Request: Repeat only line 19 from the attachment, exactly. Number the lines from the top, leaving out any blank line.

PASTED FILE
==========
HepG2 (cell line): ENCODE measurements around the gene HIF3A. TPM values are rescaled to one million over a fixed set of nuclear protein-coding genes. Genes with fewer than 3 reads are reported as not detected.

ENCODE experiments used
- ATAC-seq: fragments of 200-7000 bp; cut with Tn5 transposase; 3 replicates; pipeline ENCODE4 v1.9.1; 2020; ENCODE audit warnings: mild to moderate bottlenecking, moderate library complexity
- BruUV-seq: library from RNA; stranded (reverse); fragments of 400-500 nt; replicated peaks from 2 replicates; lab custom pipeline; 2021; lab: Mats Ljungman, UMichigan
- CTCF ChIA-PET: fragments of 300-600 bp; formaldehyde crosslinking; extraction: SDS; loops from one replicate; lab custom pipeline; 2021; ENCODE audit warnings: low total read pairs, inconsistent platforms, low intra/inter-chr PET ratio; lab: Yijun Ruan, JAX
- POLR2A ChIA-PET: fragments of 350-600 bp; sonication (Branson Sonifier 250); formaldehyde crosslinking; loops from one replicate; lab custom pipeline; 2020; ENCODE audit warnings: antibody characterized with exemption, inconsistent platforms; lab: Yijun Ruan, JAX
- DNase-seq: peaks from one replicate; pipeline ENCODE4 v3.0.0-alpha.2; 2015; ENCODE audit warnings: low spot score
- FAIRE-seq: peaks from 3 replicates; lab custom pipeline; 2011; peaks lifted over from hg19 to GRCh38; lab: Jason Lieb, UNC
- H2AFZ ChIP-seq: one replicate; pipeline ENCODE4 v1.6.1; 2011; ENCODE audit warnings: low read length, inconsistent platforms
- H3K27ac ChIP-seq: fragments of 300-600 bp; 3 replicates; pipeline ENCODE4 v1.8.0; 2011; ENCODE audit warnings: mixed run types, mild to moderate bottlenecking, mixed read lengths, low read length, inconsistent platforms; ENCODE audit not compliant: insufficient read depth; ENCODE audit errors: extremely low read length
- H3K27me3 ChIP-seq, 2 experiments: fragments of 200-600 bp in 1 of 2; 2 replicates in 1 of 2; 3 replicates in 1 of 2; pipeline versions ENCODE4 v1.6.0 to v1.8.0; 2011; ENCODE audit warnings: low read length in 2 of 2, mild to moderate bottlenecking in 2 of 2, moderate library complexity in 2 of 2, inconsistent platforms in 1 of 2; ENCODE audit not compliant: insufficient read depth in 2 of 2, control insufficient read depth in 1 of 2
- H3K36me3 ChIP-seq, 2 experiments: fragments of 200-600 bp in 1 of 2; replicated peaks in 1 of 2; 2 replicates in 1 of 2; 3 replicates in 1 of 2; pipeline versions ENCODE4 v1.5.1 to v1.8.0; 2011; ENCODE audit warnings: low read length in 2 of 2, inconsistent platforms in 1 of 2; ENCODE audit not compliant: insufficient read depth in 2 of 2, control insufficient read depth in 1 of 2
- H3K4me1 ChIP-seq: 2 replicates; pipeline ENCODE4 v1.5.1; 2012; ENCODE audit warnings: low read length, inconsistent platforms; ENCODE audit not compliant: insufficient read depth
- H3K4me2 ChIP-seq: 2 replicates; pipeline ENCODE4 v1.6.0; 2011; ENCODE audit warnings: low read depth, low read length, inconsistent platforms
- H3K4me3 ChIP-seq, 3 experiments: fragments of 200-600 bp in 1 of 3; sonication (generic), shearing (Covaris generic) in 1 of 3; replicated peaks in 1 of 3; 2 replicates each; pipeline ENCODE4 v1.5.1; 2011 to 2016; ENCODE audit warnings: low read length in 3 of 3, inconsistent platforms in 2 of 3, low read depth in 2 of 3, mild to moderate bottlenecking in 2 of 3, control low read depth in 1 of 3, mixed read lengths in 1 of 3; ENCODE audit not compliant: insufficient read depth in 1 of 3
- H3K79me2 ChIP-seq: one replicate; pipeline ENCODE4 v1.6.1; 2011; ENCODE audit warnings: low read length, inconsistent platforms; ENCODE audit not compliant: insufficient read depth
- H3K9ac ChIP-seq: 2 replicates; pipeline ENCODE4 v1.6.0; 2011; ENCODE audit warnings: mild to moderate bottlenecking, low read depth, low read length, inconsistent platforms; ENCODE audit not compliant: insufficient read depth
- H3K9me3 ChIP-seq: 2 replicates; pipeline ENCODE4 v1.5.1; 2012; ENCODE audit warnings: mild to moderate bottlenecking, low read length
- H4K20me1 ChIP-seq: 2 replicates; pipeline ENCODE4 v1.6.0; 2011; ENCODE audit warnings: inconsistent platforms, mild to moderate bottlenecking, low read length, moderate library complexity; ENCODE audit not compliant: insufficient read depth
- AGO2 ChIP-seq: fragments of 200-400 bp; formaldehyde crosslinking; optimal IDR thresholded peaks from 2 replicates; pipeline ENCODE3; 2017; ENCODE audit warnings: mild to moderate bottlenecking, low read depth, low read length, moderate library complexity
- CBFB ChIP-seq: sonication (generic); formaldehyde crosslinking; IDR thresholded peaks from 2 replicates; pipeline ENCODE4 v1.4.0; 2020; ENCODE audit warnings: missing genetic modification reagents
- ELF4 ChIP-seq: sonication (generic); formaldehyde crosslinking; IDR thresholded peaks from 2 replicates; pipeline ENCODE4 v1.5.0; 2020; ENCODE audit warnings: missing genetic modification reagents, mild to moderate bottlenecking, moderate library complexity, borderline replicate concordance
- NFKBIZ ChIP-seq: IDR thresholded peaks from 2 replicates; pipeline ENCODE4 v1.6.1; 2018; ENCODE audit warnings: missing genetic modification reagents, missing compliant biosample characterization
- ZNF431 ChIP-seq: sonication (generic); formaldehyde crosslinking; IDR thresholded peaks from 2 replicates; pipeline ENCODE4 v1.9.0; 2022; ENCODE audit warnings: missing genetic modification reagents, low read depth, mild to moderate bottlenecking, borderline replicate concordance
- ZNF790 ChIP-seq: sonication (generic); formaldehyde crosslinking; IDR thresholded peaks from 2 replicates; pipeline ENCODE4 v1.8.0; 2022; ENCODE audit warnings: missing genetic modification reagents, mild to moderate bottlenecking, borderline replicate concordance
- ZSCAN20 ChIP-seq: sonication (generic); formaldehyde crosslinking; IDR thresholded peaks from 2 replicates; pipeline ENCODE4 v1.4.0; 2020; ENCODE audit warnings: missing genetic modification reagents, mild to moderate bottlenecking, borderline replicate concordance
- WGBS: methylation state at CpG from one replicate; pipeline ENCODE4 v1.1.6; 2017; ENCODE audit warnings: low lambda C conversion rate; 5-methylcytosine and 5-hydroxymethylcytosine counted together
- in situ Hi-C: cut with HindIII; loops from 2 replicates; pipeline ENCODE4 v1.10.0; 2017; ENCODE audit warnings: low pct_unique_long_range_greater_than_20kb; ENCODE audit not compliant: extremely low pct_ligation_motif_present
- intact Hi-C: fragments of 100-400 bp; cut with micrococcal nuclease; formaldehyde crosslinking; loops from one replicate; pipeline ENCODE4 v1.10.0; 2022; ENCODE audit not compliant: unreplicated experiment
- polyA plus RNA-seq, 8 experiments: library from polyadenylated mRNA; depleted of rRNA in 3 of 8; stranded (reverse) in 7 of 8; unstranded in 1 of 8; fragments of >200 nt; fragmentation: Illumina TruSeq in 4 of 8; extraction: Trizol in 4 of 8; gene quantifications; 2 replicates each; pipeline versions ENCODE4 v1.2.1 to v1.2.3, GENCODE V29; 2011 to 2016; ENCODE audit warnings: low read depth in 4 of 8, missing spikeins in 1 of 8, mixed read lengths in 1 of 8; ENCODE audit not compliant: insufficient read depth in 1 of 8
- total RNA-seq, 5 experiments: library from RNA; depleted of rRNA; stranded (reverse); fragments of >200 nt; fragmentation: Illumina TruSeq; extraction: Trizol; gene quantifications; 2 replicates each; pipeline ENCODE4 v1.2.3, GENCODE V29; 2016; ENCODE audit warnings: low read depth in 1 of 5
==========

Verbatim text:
- H4K20me1 ChIP-seq: 2 replicates; pipeline ENCODE4 v1.6.0; 2011; ENCODE audit warnings: inconsistent platforms, mild to moderate bottlenecking, low read length, moderate library complexity; ENCODE audit not compliant: insufficient read depth